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Abstract: FR-PO397

Racial/Ethnic Disparities in Atrial Fibrillation Treatment and Outcomes in US Dialysis Patients

Session Information

Category: Dialysis

  • 701 Dialysis: Hemodialysis and Frequent Dialysis

Authors

  • Kimmel, Paul L., National Institute of Diabetes and Digestive Kidney Diseases (NIDDK), Bethesda, Maryland, United States
  • Waddy, Salina Paulette, Atlanta Veterans Administration, Decantur, Georgia, United States
  • Solomon, Allen J., The George Washington University, Washington, District of Columbia, United States
  • Becerra, Adan Z., Social & Scientific Systems, Inc., Silver Spring, Maryland, United States
  • Ward, Julia B., Social & Scientific Systems, Inc., Silver Spring, Maryland, United States
  • Chan, Kevin, National Institute of Diabetes and Digestive Kidney Diseases (NIDDK), Bethesda, Maryland, United States
  • Fwu, Chyng-Wen, Social & Scientific Systems, Inc., Silver Spring, Maryland, United States
  • Norton, Jenna M., National Institute of Diabetes and Digestive Kidney Diseases (NIDDK), Bethesda, Maryland, United States
  • Eggers, Paul, National Institute of Diabetes and Digestive Kidney Diseases (NIDDK), Bethesda, Maryland, United States
  • Abbott, Kevin C., National Institute of Diabetes and Digestive Kidney Diseases (NIDDK), Bethesda, Maryland, United States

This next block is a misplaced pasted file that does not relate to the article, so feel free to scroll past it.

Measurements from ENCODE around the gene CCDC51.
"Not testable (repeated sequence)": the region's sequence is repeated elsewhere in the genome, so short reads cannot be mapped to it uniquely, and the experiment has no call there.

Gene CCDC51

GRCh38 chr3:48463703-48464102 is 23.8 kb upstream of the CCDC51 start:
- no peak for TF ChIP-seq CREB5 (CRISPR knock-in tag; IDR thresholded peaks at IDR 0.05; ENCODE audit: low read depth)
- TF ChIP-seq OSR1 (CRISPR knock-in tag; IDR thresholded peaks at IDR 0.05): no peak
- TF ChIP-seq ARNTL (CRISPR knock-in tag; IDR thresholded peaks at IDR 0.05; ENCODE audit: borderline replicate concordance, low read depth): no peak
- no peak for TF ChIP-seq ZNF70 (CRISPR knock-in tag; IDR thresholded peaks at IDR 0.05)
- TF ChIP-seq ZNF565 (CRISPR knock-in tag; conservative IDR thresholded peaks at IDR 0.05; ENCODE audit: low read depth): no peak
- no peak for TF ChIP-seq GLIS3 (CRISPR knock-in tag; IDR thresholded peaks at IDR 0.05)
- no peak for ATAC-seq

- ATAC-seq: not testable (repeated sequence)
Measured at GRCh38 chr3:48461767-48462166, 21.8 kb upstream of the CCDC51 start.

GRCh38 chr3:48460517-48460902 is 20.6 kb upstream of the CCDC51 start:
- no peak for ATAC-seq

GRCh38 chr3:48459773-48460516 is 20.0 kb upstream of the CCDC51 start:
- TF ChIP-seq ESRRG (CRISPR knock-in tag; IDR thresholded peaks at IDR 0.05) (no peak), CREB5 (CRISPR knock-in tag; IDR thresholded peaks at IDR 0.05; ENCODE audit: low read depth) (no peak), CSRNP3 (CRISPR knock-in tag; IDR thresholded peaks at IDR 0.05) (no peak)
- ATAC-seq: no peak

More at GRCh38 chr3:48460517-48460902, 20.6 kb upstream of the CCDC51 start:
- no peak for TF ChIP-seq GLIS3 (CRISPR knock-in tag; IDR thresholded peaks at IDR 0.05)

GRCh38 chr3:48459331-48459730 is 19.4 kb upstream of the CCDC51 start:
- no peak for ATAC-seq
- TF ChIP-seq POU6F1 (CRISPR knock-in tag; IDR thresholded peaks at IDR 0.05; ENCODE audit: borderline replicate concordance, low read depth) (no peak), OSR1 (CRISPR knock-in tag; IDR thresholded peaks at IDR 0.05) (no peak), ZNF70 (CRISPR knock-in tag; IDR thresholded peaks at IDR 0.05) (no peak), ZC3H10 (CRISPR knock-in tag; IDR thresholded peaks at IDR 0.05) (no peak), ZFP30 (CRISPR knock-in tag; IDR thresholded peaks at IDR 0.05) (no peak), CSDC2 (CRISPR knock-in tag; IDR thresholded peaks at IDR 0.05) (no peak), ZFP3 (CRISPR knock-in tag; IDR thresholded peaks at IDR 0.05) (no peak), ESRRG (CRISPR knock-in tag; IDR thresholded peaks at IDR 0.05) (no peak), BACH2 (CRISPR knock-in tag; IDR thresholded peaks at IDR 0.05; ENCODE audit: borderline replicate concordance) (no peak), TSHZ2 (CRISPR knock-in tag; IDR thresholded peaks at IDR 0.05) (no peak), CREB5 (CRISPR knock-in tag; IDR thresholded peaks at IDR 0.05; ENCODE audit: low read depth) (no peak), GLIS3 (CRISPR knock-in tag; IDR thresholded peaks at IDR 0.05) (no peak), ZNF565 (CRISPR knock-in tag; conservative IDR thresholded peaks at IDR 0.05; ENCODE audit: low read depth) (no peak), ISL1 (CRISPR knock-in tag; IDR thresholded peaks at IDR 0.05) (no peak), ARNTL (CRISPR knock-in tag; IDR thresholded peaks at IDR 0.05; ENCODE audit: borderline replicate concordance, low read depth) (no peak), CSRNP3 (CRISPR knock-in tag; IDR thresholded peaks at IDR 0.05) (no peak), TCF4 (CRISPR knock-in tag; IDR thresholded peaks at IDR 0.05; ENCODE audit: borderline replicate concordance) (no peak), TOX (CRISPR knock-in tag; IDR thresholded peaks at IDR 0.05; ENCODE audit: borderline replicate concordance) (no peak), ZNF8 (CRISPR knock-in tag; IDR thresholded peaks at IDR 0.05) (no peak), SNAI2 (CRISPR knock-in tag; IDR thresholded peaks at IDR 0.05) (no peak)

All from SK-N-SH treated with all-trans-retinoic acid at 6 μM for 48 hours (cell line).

Background

Stroke prevention is a major goal in the management of end-stage renal disease (ESRD) dialysis patients with atrial fibrillation (AF). In the general AF population, racial/ethnic minorities have higher stroke rates, lower rates of anticoagulation and higher anticoagulation complication rates. We desribe differential treatment patterns by race/ethnicity and their association with racial/ethnic disparities in stroke outcomes among dialysis patients with AF.

Methods

We used the United States Renal Data System to identify ESRD patients diagnosed with AF who initiated hemodialysis from 2006-2013 with Medicare Part A, B, and D coverage. Patients were followed for all-cause stroke, mortality, prescription of oral medications for AF, and cardiovascular disease procedures (CVD) for AF. We used a causal inference mediation approach that accounts for time varying mediators and confounders to quantify what proportion of excess strokes can be attributed to lower use of AF therapies by race/ethnicity.

Results

The study included 56,587 ESRD dialysis patients with AF. Black, non-Hispanic White, Hispanic, and Asian patients accounted for 19%, 69%, 8%, and 3% of the population, respectively. In adjusted analyses, Black, Hispanic, and Asian patients were 13%, 18%, and 22% more likely to experience stroke within 1 year and 10%, 17%, and 28% times less likely to fill a prescription for warfarin compared to White patients, respectively. Prescription of warfarin was associated with decreased stroke rates (HR=0.82). Mediation analyses suggested that 7%, 10%, and 12% of excess strokes among Black, Hispanic, and Asian patients could be prevented if the warfarin distributions in these groups were equalized to that in the White population. We did not find racial/ethnic disparities for all-cause mortality or use of CVD procedures. All results achieved p<0.05.

Conclusion

Increased racial/ethnic disparities in stroke rates among ESRD dialysis patients with AF are partially explained by lower use of oral anticoagulants among Blacks, Hispanics, and Asians. The reasons for these racial disparities in practice are unknown, but the results support the development of strategies to maximize stroke prevention in minority populations that address patient, physician, and system barriers to optimal treatment.